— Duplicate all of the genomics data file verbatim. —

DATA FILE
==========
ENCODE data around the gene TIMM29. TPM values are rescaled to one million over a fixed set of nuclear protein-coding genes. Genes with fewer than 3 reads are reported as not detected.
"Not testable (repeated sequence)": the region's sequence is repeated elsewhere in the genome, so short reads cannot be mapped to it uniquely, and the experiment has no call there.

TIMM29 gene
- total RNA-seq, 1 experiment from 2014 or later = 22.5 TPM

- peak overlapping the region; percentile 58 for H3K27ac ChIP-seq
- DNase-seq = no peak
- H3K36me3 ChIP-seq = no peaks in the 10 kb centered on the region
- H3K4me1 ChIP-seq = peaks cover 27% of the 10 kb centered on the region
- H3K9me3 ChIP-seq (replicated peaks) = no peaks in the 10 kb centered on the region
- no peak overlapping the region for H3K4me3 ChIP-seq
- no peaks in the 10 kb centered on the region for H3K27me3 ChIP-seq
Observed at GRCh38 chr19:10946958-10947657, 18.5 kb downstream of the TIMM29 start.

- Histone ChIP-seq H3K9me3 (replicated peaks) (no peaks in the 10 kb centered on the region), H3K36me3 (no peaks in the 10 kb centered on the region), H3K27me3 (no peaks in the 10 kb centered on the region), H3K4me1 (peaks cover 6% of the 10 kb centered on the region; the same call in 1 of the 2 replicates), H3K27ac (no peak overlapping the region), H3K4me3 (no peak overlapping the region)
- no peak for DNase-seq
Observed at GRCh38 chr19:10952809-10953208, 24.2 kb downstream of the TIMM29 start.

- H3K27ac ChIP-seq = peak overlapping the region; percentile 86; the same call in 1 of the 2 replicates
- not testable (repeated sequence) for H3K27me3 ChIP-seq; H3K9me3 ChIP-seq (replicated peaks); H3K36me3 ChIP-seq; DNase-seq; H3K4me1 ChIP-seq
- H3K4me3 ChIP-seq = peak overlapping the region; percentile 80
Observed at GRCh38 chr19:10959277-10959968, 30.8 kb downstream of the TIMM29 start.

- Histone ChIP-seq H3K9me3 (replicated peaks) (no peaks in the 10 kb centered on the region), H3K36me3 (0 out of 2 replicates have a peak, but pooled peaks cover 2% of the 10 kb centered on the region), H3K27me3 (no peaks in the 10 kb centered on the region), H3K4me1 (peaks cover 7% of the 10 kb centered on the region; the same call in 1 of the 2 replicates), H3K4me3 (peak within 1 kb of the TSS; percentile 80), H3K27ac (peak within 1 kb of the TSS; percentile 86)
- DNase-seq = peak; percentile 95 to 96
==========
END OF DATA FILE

ENCODE data around the gene TIMM29. TPM values are rescaled to one million over a fixed set of nuclear protein-coding genes. Genes with fewer than 3 reads are reported as not detected.
"Not testable (repeated sequence)": the region's sequence is repeated elsewhere in the genome, so short reads cannot be mapped to it uniquely, and the experiment has no call there.

TIMM29 gene
- total RNA-seq, 1 experiment from 2014 or later = 22.5 TPM

- peak overlapping the region; percentile 58 for H3K27ac ChIP-seq
- DNase-seq = no peak
- H3K36me3 ChIP-seq = no peaks in the 10 kb centered on the region
- H3K4me1 ChIP-seq = peaks cover 27% of the 10 kb centered on the region
- H3K9me3 ChIP-seq (replicated peaks) = no peaks in the 10 kb centered on the region
- no peak overlapping the region for H3K4me3 ChIP-seq
- no peaks in the 10 kb centered on the region for H3K27me3 ChIP-seq
Observed at GRCh38 chr19:10946958-10947657, 18.5 kb downstream of the TIMM29 start.

- Histone ChIP-seq H3K9me3 (replicated peaks) (no peaks in the 10 kb centered on the region), H3K36me3 (no peaks in the 10 kb centered on the region), H3K27me3 (no peaks in the 10 kb centered on the region), H3K4me1 (peaks cover 6% of the 10 kb centered on the region; the same call in 1 of the 2 replicates), H3K27ac (no peak overlapping the region), H3K4me3 (no peak overlapping the region)
- no peak for DNase-seq
Observed at GRCh38 chr19:10952809-10953208, 24.2 kb downstream of the TIMM29 start.

- H3K27ac ChIP-seq = peak overlapping the region; percentile 86; the same call in 1 of the 2 replicates
- not testable (repeated sequence) for H3K27me3 ChIP-seq; H3K9me3 ChIP-seq (replicated peaks); H3K36me3 ChIP-seq; DNase-seq; H3K4me1 ChIP-seq
- H3K4me3 ChIP-seq = peak overlapping the region; percentile 80
Observed at GRCh38 chr19:10959277-10959968, 30.8 kb downstream of the TIMM29 start.

- Histone ChIP-seq H3K9me3 (replicated peaks) (no peaks in the 10 kb centered on the region), H3K36me3 (0 out of 2 replicates have a peak, but pooled peaks cover 2% of the 10 kb centered on the region), H3K27me3 (no peaks in the 10 kb centered on the region), H3K4me1 (peaks cover 7% of the 10 kb centered on the region; the same call in 1 of the 2 replicates), H3K4me3 (peak within 1 kb of the TSS; percentile 80), H3K27ac (peak within 1 kb of the TSS; percentile 86)
- DNase-seq = peak; percentile 95 to 96